The etiology of nasal septal perforations can be classified into the following 4 main categories: traumatic, iatrogenic, inflammatory/malignant, and cocaine use. Most traumatic or iatrogenic perforations result from mucosal lacerations on corresponding sides of the septum with exposure of the underlying cartilage or from a fracture of the cartilaginous septum. Perforation occurs because the cartilage relies upon the overlying mucoperichondrium for its blood supply and nutrients. Traumatic injuries may be self-induced from nose picking or may result from facial trauma. Iatrogenic causes include nasal surgical procedures (prior septal surgery is the most common cause of septal perforations) and nasal intubation or nasogastric tube placement. Septal hematoma, if not identified and treated early, also may result in perforation.
Infectious and inflammatory etiologies, including tuberculosis, syphilis, Wegener granulomatosis, and sarcoidosis, always should be considered in the differential diagnosis.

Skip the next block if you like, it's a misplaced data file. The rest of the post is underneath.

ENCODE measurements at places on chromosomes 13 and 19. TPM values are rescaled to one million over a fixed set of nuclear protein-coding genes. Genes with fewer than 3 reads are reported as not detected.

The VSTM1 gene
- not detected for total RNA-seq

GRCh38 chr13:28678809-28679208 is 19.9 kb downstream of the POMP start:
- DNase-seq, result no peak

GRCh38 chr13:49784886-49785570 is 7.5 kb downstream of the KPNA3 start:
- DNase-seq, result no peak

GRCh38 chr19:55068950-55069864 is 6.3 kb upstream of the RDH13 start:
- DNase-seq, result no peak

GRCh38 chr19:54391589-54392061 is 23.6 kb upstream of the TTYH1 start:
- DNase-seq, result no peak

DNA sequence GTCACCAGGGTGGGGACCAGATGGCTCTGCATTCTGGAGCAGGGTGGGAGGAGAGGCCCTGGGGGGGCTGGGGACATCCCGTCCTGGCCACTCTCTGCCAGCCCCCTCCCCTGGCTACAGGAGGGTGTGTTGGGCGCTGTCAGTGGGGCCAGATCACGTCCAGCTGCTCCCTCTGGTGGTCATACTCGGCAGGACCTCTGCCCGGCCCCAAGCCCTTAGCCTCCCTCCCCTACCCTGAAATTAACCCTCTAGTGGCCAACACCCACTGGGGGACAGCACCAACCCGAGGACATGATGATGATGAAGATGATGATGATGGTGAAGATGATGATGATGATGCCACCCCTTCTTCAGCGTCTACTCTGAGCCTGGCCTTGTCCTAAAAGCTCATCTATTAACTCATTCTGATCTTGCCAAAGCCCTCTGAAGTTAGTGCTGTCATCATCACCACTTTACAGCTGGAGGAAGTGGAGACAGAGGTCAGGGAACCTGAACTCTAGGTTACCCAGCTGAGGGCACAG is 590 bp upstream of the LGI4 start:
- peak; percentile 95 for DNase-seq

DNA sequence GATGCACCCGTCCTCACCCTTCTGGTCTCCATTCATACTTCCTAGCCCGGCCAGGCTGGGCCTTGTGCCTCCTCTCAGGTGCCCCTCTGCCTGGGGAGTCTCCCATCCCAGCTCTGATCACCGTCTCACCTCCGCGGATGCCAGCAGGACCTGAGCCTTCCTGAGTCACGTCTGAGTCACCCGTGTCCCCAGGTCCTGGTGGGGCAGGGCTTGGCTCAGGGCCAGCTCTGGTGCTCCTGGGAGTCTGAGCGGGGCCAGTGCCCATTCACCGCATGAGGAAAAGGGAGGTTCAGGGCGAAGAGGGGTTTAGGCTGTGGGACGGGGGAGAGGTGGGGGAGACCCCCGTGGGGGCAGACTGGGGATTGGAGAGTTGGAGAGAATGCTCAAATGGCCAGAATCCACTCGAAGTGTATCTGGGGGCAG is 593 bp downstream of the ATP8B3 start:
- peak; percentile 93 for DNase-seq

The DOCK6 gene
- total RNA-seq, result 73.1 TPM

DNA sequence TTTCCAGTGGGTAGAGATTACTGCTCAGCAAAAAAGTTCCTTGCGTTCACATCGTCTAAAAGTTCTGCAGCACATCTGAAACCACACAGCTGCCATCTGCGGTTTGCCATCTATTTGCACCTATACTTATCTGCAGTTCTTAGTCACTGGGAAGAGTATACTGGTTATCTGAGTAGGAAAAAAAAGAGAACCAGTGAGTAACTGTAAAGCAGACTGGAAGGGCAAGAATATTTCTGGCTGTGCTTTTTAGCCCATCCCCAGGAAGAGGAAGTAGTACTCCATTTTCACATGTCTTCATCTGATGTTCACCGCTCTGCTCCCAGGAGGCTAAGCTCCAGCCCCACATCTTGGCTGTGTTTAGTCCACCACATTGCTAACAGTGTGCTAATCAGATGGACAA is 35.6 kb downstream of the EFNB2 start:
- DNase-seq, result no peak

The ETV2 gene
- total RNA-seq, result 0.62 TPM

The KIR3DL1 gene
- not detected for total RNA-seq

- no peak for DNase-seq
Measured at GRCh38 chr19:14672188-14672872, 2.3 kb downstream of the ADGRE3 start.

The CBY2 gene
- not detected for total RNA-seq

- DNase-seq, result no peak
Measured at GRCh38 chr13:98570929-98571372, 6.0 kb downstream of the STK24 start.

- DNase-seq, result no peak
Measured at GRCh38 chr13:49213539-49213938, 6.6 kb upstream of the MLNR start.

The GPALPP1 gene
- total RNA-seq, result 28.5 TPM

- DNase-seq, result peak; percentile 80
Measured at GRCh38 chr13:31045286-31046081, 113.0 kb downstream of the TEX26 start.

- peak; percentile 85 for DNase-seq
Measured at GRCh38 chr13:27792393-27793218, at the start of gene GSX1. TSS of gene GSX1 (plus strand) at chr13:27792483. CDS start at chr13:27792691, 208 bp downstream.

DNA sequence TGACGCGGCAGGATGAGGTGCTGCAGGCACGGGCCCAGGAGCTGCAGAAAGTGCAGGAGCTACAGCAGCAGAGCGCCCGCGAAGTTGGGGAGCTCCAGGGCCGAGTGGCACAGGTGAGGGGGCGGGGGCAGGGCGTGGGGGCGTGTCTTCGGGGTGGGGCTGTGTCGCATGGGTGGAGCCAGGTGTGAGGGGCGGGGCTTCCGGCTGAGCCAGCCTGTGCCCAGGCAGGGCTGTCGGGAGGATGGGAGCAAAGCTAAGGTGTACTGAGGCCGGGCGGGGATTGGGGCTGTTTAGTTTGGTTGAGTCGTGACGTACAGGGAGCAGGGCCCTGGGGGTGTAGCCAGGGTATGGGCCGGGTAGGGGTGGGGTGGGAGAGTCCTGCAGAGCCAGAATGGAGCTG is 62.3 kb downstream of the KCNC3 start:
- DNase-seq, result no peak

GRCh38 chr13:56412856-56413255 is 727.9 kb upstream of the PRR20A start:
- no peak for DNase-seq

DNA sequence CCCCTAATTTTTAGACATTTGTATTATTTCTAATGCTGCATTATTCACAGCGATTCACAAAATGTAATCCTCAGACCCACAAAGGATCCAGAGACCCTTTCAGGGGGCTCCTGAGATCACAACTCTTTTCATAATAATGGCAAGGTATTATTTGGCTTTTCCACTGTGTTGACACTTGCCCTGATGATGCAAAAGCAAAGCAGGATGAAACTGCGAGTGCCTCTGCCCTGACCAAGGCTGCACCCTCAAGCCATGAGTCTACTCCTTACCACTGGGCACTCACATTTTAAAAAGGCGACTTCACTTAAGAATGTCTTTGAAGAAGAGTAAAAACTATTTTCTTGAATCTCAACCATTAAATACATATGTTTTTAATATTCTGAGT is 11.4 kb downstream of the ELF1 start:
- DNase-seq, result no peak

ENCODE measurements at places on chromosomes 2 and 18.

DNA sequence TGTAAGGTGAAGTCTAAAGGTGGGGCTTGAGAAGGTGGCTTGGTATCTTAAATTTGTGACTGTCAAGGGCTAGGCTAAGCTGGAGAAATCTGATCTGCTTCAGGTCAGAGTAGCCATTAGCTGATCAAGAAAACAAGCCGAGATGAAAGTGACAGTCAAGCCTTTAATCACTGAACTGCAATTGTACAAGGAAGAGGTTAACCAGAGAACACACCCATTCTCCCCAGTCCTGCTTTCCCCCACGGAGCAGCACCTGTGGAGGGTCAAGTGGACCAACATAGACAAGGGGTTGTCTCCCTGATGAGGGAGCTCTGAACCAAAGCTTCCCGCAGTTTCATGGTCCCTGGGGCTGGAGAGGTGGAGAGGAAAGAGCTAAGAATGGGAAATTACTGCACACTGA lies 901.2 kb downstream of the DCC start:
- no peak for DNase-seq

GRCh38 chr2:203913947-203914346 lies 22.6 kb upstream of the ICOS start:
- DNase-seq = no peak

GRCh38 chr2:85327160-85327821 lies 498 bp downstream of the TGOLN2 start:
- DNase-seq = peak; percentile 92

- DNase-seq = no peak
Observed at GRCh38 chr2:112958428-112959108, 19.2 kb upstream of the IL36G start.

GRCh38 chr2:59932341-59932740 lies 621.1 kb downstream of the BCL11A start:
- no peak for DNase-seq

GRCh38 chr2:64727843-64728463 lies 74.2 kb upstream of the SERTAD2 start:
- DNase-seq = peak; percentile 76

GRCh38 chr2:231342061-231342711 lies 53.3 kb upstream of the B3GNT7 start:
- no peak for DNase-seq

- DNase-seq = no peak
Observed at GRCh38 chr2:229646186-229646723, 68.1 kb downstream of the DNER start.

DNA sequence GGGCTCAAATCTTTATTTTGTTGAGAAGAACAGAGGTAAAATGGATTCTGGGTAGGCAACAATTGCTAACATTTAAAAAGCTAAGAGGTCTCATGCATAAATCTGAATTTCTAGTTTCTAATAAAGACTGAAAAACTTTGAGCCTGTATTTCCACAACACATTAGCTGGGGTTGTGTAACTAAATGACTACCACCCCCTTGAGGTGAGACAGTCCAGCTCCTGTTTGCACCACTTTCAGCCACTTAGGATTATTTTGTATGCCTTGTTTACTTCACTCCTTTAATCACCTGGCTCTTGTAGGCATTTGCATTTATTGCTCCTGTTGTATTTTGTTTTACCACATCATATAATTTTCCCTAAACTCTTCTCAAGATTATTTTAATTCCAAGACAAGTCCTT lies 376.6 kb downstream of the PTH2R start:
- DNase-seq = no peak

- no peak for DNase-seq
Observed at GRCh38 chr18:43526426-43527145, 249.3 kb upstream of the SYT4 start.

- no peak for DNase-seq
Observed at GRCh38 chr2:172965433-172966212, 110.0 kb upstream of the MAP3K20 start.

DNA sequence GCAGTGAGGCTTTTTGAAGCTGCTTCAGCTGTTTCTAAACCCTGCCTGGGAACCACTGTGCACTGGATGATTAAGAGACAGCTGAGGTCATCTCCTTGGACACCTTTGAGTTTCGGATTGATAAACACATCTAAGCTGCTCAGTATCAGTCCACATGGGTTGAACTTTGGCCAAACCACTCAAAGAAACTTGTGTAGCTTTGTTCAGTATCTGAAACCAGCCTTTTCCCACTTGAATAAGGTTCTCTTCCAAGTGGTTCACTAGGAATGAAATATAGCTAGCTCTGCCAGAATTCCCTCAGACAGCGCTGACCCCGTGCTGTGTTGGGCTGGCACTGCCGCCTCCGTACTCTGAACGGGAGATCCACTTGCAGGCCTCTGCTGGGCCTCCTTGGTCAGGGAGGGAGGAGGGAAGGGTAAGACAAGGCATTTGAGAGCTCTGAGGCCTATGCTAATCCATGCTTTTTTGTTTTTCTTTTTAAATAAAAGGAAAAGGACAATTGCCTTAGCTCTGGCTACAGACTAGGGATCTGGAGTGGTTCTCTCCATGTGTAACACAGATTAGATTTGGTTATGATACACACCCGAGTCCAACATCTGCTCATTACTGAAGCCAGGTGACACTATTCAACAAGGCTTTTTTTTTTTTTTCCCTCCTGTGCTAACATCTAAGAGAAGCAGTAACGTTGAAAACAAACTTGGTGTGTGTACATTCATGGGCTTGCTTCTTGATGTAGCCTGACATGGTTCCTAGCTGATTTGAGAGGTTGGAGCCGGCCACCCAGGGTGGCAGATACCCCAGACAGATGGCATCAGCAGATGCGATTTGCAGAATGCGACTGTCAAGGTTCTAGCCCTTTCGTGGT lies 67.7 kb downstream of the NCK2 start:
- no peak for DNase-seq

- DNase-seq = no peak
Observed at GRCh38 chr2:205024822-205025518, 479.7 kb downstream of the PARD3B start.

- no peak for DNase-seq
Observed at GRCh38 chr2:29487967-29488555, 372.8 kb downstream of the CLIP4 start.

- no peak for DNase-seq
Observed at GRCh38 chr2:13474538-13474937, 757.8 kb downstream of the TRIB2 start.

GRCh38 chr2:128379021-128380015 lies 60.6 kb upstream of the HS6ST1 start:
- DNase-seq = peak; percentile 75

Cocaine use is widespread and affects all social classes. Patients present often with large and expanding perforations. Primary mechanisms of injury from cocaine use are 2-fold. First, vasoconstrictive properties lead to decreased nutrients to the underlying cartilage. Second, illicit cocaine contains adulterants that act as chemical irritants, damaging the nasal mucosa. Nasal obstruction often accompanying perforation probably will not be improved after repair due to physiologic changes in the mucosa from chronic abuse. These patients pose a particularly difficult problem.
Numerous inhalation irritants also have been implicated in causing septal perforations, including chromic or sulfuric acid fumes, glass dust, mercurials, and phosphorous.
For more information, check this excellent article by Drs.Romo and Liu.